Sonata Form

The sonata form, also called sonata-allegro form, is stemmed from the binary form of baroque era music that would typically have an introduction, a proper first part called the exposition or opening theme, followed by the transition (in the minor key to III or the major key to five). This has highly modulatory material. Look for some chromaticism and telling modulatory chords.

The next part of the form is often an extension and exploration of the exposition. The music greatly modulates to the next logical progression (III or V). The material does modulate further than this too. Long periods of instability give way to sustained passages that segue into ending material.

The final big part of this composition method or form is called the recapitulation. The key goes back to I, the tonic that it started at. Themes from the exposition are repeated out to conclusion. The ending chords often go between V and I.

Some sonatas have codas or extensions of the recapitulation to end the piece. These are expanded endings that the piece doesn't need that are used for embellished decoration.


This technique is characterized by the art and music of the Romantic period of the mid to late 1800's. This type of music was used to develop an "impression" of a mood or feeling or sequence of events. This, as a composition type took standard elements of sonata-allegro, sonata and other forms and turned them into uncharted territory by altering what chords each part of the form would land on, thus violating the rules of the first version of common sonata or other form.

Beethoven was one such composer who took the form in sacred and secular forms to new heights exposing major and minor to newer twists that no one had heard before.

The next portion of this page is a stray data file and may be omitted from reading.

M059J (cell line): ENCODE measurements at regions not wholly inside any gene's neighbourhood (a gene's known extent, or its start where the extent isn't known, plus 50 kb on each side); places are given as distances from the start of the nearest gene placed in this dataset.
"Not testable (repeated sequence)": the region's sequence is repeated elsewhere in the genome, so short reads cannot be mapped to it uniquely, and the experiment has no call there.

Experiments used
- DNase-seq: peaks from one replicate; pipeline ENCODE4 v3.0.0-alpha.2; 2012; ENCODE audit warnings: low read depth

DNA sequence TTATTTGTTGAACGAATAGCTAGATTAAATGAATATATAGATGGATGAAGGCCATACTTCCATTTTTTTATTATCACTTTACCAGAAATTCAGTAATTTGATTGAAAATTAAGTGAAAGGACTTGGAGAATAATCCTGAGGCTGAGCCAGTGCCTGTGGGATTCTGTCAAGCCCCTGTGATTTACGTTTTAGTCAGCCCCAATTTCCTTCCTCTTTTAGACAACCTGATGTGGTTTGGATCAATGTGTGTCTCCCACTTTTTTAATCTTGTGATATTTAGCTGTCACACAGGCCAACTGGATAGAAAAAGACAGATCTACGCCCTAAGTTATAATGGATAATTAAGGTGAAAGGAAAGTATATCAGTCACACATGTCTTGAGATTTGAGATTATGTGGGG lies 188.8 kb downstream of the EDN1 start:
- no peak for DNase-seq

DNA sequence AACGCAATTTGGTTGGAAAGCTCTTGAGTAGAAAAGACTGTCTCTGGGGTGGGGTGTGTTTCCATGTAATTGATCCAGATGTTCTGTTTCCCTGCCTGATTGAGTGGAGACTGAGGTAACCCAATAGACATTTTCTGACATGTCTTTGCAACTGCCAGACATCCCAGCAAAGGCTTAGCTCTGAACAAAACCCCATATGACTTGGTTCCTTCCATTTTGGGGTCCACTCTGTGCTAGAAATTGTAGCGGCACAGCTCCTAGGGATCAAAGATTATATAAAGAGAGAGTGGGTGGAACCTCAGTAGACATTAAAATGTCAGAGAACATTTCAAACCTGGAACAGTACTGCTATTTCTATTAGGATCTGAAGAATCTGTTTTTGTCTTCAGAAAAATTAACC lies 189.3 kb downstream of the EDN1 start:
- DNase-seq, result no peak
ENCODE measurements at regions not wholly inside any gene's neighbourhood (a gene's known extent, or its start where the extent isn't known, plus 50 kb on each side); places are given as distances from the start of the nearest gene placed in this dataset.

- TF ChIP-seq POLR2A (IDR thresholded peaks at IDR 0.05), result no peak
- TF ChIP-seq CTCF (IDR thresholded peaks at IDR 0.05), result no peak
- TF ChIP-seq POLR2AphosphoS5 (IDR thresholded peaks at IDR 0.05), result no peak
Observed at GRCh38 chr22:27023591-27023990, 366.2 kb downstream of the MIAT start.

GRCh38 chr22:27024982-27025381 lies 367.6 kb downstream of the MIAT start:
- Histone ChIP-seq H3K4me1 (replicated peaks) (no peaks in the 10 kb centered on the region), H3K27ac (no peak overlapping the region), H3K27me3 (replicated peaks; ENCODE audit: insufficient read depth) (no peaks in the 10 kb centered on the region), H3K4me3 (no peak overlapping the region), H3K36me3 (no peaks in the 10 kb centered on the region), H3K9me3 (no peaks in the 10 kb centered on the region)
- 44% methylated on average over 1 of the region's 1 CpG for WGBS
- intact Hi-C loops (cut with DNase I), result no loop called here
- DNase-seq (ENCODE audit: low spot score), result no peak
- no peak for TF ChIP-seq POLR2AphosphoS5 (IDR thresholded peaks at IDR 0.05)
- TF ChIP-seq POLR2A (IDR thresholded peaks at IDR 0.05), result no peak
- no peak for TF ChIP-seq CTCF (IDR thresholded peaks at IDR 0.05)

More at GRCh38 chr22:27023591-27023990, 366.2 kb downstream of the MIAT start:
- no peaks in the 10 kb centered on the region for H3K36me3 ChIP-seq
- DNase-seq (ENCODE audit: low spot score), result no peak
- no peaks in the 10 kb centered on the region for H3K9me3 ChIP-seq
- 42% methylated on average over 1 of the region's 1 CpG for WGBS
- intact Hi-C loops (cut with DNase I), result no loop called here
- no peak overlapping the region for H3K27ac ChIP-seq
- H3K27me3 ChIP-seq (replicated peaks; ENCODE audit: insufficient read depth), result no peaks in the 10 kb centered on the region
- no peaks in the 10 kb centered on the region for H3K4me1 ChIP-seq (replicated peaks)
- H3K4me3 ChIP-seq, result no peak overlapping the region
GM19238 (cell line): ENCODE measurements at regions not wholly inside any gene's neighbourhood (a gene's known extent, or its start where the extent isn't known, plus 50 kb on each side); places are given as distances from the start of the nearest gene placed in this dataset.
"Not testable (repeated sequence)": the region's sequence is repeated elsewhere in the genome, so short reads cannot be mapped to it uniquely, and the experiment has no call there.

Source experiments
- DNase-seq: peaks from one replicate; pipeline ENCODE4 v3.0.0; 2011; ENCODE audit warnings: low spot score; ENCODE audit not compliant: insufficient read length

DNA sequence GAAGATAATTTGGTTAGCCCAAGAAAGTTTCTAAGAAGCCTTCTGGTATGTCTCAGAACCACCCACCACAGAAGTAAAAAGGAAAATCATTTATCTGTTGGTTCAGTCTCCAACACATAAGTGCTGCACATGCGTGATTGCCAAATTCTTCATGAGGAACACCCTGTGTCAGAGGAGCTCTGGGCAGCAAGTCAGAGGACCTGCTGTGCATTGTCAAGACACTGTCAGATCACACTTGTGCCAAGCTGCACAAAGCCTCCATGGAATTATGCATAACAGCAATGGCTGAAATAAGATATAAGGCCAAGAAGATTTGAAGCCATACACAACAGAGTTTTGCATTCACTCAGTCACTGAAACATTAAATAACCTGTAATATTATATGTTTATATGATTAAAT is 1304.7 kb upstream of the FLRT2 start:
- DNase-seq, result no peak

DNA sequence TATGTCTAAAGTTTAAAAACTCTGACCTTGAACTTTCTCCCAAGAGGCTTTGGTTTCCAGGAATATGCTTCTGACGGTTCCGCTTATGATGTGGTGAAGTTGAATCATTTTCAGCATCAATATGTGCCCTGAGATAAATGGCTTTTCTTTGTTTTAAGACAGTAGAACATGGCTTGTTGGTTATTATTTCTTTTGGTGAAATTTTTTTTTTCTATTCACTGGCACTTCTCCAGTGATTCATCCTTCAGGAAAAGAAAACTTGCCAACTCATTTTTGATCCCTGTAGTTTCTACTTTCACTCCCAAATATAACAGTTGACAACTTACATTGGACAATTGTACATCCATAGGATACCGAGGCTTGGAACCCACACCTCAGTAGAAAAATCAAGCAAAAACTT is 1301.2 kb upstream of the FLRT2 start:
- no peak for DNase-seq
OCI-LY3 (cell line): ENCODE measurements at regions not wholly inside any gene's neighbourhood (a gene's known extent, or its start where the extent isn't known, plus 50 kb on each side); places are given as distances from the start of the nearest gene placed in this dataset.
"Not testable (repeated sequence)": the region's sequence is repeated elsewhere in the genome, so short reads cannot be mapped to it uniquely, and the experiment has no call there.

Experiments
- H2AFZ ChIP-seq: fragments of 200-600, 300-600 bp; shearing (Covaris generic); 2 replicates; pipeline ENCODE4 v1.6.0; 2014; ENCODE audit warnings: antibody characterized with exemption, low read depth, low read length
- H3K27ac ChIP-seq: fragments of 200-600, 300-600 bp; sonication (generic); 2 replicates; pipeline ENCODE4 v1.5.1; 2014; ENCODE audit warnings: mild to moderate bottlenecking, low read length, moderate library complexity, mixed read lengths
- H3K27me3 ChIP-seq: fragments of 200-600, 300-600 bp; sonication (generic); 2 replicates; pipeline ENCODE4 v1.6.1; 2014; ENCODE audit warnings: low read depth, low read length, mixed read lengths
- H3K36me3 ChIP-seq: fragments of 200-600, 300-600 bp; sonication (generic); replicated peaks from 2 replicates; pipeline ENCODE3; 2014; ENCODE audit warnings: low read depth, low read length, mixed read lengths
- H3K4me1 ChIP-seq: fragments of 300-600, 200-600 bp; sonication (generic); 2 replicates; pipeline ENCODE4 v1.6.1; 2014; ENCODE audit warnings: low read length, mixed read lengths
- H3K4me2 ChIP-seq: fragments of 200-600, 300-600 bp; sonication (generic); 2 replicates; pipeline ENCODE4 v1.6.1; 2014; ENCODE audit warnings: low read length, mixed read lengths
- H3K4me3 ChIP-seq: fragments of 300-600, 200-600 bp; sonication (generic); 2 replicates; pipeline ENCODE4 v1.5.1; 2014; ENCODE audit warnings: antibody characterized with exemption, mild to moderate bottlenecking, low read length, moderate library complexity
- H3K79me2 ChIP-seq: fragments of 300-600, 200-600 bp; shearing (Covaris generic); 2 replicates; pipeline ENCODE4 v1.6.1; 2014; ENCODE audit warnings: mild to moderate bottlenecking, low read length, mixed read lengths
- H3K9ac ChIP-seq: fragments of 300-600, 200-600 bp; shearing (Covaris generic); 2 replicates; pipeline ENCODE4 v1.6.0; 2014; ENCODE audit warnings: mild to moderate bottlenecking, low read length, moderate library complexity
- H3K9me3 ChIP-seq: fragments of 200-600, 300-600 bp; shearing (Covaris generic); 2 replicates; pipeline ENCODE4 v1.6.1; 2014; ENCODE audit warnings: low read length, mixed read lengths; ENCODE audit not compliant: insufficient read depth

Other composers, at the end of the Romantic era were using what are called chromatic mediants (using major and minor forms of the third and sixth degrees of the scale to advance music. This is one of the first places where soundtrack music originated as purely new age.


This was the followup technique to impressionism. The 1900's started some of the most out-there music composed. Composers like Schoenberg, Webern and Berg were making pieces as reactions to things that were happening in the world at the time. Most of this music is very chromatic, full of reactive imagery and at times atonal, therefore definite chord structures become harder to see.

This composition method is still widely used by composers today. Actually, a mixture of expressionism, eclectisism, minimalism describes the type of classical music that is composed today.


This technique calls for the implementation of different styles of music mixed into one unique form of composition. An example of this is Leonard Bernstein's Mass that includes shades of '70's rock with with choral church passages reminiscent of the Mass Proper form.


This composition method is precisely the simplest type of compositional technique to emerge in the twenty-first century. Composers like John Adams and Philip Glass are widely known for creating pieces based on one note or chord and exploiting it in many different ways, either by increasing note and dynamic values or manipulating the simplistic music by electronic ways.

I will be sure to go over more compositional structures in detail on upcoming pages and will update this page on a regular basis. For the quick fix on composition methods for all ages, go to the latter link, or if you're new to music theory, go to the music notation page.